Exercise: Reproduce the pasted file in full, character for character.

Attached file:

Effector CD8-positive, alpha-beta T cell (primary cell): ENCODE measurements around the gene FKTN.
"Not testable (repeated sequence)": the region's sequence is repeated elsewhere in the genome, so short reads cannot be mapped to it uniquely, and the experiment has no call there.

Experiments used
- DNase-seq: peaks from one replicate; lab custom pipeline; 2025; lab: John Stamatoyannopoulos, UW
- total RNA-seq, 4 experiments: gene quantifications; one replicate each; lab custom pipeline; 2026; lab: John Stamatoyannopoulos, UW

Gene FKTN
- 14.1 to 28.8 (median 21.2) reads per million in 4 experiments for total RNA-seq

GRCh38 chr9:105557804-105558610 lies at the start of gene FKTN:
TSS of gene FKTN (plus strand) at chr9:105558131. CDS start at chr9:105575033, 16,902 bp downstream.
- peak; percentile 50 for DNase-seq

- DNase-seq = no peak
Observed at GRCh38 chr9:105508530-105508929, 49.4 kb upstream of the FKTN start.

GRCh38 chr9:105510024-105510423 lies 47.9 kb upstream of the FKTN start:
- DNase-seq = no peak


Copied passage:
Effector CD8-positive, alpha-beta T cell (primary cell): ENCODE measurements around the gene FKTN.
"Not testable (repeated sequence)": the region's sequence is repeated elsewhere in the genome, so short reads cannot be mapped to it uniquely, and the experiment has no call there.

Experiments used
- DNase-seq: peaks from one replicate; lab custom pipeline; 2025; lab: John Stamatoyannopoulos, UW
- total RNA-seq, 4 experiments: gene quantifications; one replicate each; lab custom pipeline; 2026; lab: John Stamatoyannopoulos, UW

Gene FKTN
- 14.1 to 28.8 (median 21.2) reads per million in 4 experiments for total RNA-seq

GRCh38 chr9:105557804-105558610 lies at the start of gene FKTN:
TSS of gene FKTN (plus strand) at chr9:105558131. CDS start at chr9:105575033, 16,902 bp downstream.
- peak; percentile 50 for DNase-seq

- DNase-seq = no peak
Observed at GRCh38 chr9:105508530-105508929, 49.4 kb upstream of the FKTN start.

GRCh38 chr9:105510024-105510423 lies 47.9 kb upstream of the FKTN start:
- DNase-seq = no peak